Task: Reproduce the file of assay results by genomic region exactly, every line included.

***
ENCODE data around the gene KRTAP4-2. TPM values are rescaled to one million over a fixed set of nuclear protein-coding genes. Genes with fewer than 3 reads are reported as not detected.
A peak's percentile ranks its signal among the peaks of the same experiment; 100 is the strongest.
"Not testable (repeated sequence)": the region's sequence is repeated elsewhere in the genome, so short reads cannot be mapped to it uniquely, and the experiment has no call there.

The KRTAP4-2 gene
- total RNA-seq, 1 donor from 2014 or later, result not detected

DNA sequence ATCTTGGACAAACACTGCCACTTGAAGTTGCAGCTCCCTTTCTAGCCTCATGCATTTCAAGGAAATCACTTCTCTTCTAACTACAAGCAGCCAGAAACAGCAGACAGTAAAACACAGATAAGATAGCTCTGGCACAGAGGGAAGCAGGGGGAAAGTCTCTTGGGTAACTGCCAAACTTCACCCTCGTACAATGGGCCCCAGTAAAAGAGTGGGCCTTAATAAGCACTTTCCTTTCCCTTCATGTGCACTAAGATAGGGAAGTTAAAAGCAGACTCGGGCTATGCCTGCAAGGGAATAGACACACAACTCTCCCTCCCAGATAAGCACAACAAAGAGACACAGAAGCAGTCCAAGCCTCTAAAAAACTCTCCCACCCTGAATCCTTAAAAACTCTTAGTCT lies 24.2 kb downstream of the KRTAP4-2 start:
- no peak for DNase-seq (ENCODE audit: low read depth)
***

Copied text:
ENCODE data around the gene KRTAP4-2. TPM values are rescaled to one million over a fixed set of nuclear protein-coding genes. Genes with fewer than 3 reads are reported as not detected.
A peak's percentile ranks its signal among the peaks of the same experiment; 100 is the strongest.
"Not testable (repeated sequence)": the region's sequence is repeated elsewhere in the genome, so short reads cannot be mapped to it uniquely, and the experiment has no call there.

The KRTAP4-2 gene
- total RNA-seq, 1 donor from 2014 or later, result not detected

DNA sequence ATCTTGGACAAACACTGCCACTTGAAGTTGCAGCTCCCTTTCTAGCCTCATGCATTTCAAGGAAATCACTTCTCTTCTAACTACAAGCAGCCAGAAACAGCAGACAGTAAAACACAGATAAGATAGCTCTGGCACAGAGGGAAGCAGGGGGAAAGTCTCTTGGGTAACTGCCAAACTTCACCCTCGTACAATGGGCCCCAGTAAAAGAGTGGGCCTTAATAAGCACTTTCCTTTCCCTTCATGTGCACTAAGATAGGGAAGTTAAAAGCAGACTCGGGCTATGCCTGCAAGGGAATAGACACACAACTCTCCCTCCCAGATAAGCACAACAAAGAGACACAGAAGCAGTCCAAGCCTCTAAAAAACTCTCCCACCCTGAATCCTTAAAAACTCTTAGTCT lies 24.2 kb downstream of the KRTAP4-2 start:
- no peak for DNase-seq (ENCODE audit: low read depth)